Syria's Kurds undecided over future
Syria's Kurds appear divided and unsure whether to join the uprising against President Bashar al-Assad as they marked the anniversary of bloody clashes between the Kurdish minority and security forces in 2004.
Syria's Kurds live mostly in the north-eastern border region with Iraq and Turkey, and make up 10-15% of the population.
For decades the authorities have discriminated against the Kurds for fear that they might seek self-determination. Many were denied citizenship under a controversial law in the early 1960s.
Frustration at this treatment boiled over in March 2004 in the town of Qamishli, when Kurds rioted before security forces moved in.
Although the world's media have largely forgotten the riots, online activists opposed to President Bashar al-Assad have found new significance in the Qamishli events and urged their compatriots to mark the date.
The Syrian football teams Al-Fatwa, which is largely supported by Arabs, and Al-Jihad, favoured by the Kurds, played in Qamishli on 12 March 2004.
Riot police moved into the stadium not long after play began, and a slanging match turned violent. Six supporters were killed and another three died in a stampede to escape the stands.
The next day anger amongst Kurds erupted when security forces fired on the funerals of the supporters, and unrest spread to neighbouring towns and villages.
Kurds demonstrated in the streets of Qamishli, chanting anti-government slogans and even toppling a statue of the former president, Hafez Assad.
In a now familiar development, Syrian security forces moved swiftly to crush the unrest, and many Kurds fled to Iraqi Kurdistan.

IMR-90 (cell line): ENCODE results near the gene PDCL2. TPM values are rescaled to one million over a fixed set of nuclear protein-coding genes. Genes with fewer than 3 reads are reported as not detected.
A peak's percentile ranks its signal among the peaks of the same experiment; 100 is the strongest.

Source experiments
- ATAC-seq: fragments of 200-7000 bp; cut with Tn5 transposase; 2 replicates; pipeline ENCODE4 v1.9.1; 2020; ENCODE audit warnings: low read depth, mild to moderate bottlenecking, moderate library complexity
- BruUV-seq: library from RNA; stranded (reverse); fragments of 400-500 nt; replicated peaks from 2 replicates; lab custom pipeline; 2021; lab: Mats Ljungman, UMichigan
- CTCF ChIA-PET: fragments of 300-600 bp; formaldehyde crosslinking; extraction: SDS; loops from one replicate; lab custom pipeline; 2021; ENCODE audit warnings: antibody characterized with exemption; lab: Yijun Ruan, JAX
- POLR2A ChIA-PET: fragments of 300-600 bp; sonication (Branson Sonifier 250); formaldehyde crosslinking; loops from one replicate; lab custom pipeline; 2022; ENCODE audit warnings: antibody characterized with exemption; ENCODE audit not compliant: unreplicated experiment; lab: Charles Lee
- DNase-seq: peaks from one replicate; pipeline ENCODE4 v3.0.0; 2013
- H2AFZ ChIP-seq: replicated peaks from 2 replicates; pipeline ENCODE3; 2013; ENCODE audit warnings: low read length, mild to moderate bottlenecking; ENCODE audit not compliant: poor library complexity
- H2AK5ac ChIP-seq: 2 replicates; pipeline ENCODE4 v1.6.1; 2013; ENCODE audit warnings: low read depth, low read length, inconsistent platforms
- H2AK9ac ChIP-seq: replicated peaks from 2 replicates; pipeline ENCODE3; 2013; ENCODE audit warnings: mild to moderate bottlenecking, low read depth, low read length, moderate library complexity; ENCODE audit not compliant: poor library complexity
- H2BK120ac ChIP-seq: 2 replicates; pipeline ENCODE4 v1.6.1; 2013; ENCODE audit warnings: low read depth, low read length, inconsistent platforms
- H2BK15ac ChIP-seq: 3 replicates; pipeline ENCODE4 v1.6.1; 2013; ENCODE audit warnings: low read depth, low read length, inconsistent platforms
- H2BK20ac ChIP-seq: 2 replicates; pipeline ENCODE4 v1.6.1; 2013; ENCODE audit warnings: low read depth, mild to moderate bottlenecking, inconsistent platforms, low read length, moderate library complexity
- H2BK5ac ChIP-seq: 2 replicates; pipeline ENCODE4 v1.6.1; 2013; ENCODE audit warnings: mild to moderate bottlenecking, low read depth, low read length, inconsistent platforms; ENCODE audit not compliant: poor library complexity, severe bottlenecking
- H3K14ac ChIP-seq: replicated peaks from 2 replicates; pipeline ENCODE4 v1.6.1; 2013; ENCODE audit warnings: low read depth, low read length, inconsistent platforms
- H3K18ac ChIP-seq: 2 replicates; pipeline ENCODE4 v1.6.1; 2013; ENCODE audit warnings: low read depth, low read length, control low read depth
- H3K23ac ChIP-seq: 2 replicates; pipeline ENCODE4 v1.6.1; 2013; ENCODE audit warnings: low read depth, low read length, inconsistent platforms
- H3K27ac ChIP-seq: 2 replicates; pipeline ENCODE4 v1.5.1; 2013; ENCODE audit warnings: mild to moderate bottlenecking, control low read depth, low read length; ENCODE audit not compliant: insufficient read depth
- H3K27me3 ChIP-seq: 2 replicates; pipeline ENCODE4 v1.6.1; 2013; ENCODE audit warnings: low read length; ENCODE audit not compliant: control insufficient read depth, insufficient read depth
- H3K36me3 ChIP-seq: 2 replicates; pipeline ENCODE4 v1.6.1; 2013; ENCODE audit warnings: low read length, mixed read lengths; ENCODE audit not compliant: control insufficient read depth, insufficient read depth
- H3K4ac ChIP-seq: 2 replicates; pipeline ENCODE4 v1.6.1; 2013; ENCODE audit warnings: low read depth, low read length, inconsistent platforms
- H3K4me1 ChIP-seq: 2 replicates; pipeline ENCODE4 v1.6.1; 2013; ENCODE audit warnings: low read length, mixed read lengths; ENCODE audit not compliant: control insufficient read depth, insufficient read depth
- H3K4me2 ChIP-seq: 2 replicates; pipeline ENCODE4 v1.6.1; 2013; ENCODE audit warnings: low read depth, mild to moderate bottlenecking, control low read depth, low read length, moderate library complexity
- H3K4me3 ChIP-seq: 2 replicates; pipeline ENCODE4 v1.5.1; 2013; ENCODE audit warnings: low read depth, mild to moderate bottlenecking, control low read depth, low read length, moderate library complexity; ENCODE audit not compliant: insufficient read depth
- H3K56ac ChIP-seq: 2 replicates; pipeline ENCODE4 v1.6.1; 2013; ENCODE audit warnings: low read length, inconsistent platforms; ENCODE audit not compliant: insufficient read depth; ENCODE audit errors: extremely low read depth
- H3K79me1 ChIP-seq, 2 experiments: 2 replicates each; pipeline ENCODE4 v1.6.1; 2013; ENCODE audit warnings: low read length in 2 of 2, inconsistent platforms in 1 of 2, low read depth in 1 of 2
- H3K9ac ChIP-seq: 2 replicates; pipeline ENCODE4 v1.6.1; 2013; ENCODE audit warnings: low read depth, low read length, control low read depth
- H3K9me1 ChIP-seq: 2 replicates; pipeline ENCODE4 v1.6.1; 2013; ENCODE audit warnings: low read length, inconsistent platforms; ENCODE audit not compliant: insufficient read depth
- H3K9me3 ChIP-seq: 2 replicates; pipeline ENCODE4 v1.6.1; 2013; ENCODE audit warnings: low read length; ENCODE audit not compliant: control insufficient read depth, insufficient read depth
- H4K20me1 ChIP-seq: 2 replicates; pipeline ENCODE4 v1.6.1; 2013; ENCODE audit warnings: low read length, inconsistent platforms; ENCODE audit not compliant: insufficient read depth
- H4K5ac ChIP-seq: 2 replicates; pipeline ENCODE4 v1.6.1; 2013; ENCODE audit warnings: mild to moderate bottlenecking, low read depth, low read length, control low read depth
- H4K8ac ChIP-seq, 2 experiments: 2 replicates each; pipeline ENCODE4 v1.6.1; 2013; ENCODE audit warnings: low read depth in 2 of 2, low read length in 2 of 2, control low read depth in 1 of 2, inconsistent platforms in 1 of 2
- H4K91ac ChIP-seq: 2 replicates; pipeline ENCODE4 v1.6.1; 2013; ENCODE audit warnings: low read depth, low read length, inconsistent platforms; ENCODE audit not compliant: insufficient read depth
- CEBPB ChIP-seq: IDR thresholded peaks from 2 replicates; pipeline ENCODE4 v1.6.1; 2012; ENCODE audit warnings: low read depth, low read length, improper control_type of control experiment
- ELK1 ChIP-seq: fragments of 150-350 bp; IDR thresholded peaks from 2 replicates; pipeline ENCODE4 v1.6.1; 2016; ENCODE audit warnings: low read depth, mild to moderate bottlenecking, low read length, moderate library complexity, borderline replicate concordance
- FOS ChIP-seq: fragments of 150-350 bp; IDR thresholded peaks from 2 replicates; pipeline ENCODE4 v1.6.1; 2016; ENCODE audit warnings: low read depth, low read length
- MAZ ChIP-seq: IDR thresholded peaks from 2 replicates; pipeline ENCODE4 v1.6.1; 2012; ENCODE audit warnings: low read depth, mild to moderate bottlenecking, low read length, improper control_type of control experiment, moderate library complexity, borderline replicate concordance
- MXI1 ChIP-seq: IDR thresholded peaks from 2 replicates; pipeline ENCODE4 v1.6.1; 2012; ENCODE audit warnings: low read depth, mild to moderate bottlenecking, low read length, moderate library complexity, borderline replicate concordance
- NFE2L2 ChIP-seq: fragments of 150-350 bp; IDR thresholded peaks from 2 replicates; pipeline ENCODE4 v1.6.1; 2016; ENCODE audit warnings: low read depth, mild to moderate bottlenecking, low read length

Eight years on
In light of the uprising in Syria, President Assad's online opponents have sought significance in the Qamishli events, seeing clear parallels with the current nationwide crackdown.
Since the beginning of the uprising in March 2011, social media sites have carried reports and footage from Syria, where journalists have been prevented from reporting freely.
Some of these sites advertised the eighth anniversary of the Qamishli clashes in the weeks running up to 12 March, encouraging Syrians to mark the date.
These calls were initially published on sites aimed at Syrian Kurds, but spread to larger Facebook pages like The Syrian Revolution 2011, which has over 300,000 members.
The commemoration appears to be part of a new trend, as activists have used the anniversary of past crackdowns in Syria to further discredit the government and persuade more to oppose it.
In February, online activists marked the 30th anniversary of the bloody attack on the central town of Hama in 1982, during an insurrection by the Muslim Brotherhood.
The 2004 riots showed that the Kurds have little love for the government in the main, and many have been ready to take part in protests in the current uprising.
But many of the Kurdish political parties, which have been operating secretly in Syria for decades, have yet to join the Syrian National Council (SNC), an umbrella body trying to unite opposition groups.
Some community leaders feel the SNC has not done enough to ensure Kurdish rights, which has led them to withhold full support. The SNC has more recently tried to reach out to minorities in Syria, including Kurds.
There are also tensions between some Kurdish groups due to long-standing political differences.
Some Kurdish anti-Assad activists in Syria have accused members of the Democratic Union Party of Kurdistan (PYD) of supporting the government.
The PYD, a party that operates clandestinely in Syria, has denied the allegations, but the episode shows the minority is far from united.
In a gesture to placate the Kurds, President Assad granted full citizenship to many Kurds last April, although there has been no clear indication of how Syrian Kurds have received this.
The priority for Syria's Kurds is to secure their civil rights rather than to ally themselves with any particular opposition group. Whatever their decision, it is certain that Kurds will play an important role in the outcome of the Syrian uprising.
BBC Monitoring selects and translates news from radio, television, press, news agencies and the internet from 150 countries in more than 70 languages. It is based in Caversham, UK, and has several bureaux abroad.